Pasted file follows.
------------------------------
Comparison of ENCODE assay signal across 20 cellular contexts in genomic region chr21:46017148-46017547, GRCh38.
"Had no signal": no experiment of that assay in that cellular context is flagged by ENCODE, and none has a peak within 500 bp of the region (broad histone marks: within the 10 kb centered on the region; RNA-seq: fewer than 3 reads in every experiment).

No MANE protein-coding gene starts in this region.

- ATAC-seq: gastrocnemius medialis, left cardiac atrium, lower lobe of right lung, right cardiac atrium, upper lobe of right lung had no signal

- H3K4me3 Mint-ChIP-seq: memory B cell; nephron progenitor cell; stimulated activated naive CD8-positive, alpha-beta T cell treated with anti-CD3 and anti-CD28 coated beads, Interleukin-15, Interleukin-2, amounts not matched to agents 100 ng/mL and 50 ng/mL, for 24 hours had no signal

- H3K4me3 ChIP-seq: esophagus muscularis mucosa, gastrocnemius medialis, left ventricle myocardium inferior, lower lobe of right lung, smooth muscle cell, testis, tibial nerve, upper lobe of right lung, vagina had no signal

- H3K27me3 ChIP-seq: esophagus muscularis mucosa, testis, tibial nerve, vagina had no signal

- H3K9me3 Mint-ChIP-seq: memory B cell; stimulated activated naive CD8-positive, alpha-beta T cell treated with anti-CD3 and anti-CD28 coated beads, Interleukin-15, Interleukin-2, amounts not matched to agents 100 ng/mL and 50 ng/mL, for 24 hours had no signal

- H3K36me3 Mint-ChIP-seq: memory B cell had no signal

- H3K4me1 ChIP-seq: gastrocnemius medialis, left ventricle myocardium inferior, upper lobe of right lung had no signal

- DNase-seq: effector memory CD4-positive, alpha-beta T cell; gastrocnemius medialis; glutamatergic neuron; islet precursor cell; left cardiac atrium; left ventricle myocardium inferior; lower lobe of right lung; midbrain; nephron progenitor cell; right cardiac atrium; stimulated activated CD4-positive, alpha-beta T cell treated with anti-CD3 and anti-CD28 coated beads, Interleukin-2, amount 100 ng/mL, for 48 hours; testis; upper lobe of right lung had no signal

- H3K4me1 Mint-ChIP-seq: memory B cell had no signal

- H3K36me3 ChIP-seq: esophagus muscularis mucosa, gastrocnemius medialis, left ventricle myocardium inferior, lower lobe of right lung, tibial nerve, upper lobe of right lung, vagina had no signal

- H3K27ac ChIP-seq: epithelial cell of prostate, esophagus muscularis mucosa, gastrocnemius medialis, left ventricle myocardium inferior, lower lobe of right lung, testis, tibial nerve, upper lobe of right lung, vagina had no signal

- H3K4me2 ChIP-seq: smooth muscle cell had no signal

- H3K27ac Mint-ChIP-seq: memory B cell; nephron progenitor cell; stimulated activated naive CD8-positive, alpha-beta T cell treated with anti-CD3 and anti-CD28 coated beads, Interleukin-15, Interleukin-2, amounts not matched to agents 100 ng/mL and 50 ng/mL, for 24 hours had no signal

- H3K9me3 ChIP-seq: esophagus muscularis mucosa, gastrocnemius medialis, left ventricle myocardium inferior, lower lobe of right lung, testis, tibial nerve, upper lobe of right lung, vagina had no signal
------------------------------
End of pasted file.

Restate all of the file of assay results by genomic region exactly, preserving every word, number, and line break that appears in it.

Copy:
Comparison of ENCODE assay signal across 20 cellular contexts in genomic region chr21:46017148-46017547, GRCh38.
"Had no signal": no experiment of that assay in that cellular context is flagged by ENCODE, and none has a peak within 500 bp of the region (broad histone marks: within the 10 kb centered on the region; RNA-seq: fewer than 3 reads in every experiment).

No MANE protein-coding gene starts in this region.

- ATAC-seq: gastrocnemius medialis, left cardiac atrium, lower lobe of right lung, right cardiac atrium, upper lobe of right lung had no signal

- H3K4me3 Mint-ChIP-seq: memory B cell; nephron progenitor cell; stimulated activated naive CD8-positive, alpha-beta T cell treated with anti-CD3 and anti-CD28 coated beads, Interleukin-15, Interleukin-2, amounts not matched to agents 100 ng/mL and 50 ng/mL, for 24 hours had no signal

- H3K4me3 ChIP-seq: esophagus muscularis mucosa, gastrocnemius medialis, left ventricle myocardium inferior, lower lobe of right lung, smooth muscle cell, testis, tibial nerve, upper lobe of right lung, vagina had no signal

- H3K27me3 ChIP-seq: esophagus muscularis mucosa, testis, tibial nerve, vagina had no signal

- H3K9me3 Mint-ChIP-seq: memory B cell; stimulated activated naive CD8-positive, alpha-beta T cell treated with anti-CD3 and anti-CD28 coated beads, Interleukin-15, Interleukin-2, amounts not matched to agents 100 ng/mL and 50 ng/mL, for 24 hours had no signal

- H3K36me3 Mint-ChIP-seq: memory B cell had no signal

- H3K4me1 ChIP-seq: gastrocnemius medialis, left ventricle myocardium inferior, upper lobe of right lung had no signal

- DNase-seq: effector memory CD4-positive, alpha-beta T cell; gastrocnemius medialis; glutamatergic neuron; islet precursor cell; left cardiac atrium; left ventricle myocardium inferior; lower lobe of right lung; midbrain; nephron progenitor cell; right cardiac atrium; stimulated activated CD4-positive, alpha-beta T cell treated with anti-CD3 and anti-CD28 coated beads, Interleukin-2, amount 100 ng/mL, for 48 hours; testis; upper lobe of right lung had no signal

- H3K4me1 Mint-ChIP-seq: memory B cell had no signal

- H3K36me3 ChIP-seq: esophagus muscularis mucosa, gastrocnemius medialis, left ventricle myocardium inferior, lower lobe of right lung, tibial nerve, upper lobe of right lung, vagina had no signal

- H3K27ac ChIP-seq: epithelial cell of prostate, esophagus muscularis mucosa, gastrocnemius medialis, left ventricle myocardium inferior, lower lobe of right lung, testis, tibial nerve, upper lobe of right lung, vagina had no signal

- H3K4me2 ChIP-seq: smooth muscle cell had no signal

- H3K27ac Mint-ChIP-seq: memory B cell; nephron progenitor cell; stimulated activated naive CD8-positive, alpha-beta T cell treated with anti-CD3 and anti-CD28 coated beads, Interleukin-15, Interleukin-2, amounts not matched to agents 100 ng/mL and 50 ng/mL, for 24 hours had no signal

- H3K9me3 ChIP-seq: esophagus muscularis mucosa, gastrocnemius medialis, left ventricle myocardium inferior, lower lobe of right lung, testis, tibial nerve, upper lobe of right lung, vagina had no signal